We all know that one the largest assets we will own in our lifetime is our home. I’ve never really seen a ton of good articles on the cost of home ownership, but having personally owned over a half dozen homes, I can tell you that all homes required their fair share of upkeep. Even though we may not be in the market to sell our homes, we are constantly watching the sale of our neighbors homes or checking out the prices on websites like Zillow to see where the value of our home stands. We can convince ourselves that our home is in tip top shape until the time we get an offer on the home contingent on the dreaded home inspection. A good home inspector gets paid in part to look within every nook and cranny in the house to find out what may be wrong with the property. After the inspection, we can almost become incensed that the inspector may have found something foundationally wrong or something that was not put in our house that should have been there from the beginning. As a smart money move, I’d like you to consider the idea of doing preventive medicine for your home.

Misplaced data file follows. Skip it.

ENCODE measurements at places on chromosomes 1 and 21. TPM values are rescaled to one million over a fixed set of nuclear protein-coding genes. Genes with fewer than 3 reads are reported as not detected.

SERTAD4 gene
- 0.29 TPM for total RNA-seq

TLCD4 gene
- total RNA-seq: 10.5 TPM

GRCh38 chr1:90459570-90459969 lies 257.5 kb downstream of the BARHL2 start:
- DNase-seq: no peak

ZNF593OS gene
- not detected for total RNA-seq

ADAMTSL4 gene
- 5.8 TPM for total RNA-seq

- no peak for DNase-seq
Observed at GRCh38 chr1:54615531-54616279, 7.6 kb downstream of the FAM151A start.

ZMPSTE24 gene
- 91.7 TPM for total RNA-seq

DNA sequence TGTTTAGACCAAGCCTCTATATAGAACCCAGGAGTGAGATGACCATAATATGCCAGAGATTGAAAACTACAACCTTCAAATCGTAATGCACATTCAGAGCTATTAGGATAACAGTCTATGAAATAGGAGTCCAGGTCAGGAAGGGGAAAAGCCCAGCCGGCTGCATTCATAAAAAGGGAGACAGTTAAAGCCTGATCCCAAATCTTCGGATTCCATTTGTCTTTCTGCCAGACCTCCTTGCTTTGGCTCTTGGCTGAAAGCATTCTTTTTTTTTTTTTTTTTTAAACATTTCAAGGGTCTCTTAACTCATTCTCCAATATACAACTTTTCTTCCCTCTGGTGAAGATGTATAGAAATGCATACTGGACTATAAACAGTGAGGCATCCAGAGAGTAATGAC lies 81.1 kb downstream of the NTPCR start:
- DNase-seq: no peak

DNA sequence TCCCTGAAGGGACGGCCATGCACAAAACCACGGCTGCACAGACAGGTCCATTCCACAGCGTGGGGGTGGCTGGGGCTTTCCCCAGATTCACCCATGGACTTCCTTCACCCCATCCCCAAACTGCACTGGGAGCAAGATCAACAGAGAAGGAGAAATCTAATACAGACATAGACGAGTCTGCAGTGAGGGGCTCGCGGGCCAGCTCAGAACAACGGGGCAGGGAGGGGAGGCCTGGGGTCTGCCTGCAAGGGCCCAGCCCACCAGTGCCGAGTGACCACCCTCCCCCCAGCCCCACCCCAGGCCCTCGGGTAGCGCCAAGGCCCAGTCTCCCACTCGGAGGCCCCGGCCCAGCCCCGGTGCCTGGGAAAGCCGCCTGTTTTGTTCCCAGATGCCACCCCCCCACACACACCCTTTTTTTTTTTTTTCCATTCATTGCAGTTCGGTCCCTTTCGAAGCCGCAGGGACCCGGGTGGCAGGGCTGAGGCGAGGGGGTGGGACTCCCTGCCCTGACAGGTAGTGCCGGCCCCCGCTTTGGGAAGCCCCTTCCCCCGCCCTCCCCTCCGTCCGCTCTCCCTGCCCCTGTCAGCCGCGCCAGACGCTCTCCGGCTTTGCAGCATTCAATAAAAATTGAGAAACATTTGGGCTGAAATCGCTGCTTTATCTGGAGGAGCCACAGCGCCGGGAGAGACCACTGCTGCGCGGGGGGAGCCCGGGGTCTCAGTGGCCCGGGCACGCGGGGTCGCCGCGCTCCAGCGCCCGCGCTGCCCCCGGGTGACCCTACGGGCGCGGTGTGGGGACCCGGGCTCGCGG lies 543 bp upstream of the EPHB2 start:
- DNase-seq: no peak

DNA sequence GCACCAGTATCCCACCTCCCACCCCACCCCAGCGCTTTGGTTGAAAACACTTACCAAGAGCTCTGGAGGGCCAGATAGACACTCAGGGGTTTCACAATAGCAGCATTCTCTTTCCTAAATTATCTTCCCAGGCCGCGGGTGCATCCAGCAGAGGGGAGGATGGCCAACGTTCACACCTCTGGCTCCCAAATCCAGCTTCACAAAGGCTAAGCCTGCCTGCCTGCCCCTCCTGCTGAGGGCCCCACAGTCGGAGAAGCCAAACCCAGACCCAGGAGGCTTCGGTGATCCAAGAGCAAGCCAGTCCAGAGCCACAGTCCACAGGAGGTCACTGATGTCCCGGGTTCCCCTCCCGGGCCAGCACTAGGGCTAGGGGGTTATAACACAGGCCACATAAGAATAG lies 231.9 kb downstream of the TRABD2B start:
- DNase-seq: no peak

Preventive medicine or preventive care consists of measure taken to prevent diseases (or injuries) rather than curing them or treating their symptoms. (www.wikipedia.com). We all know that by doing to the dentist twice a year or doing an annual physical that we can often uncover problems that are happening with our teeth or our bodies before they become very costly or possibly incurable. The cost for these type of visits and general treatment is not always an expense that we budget for every year, but is a smart line item to take care of now rather than pay dearly down the road. So why don’t most of us take the same approach with our homes.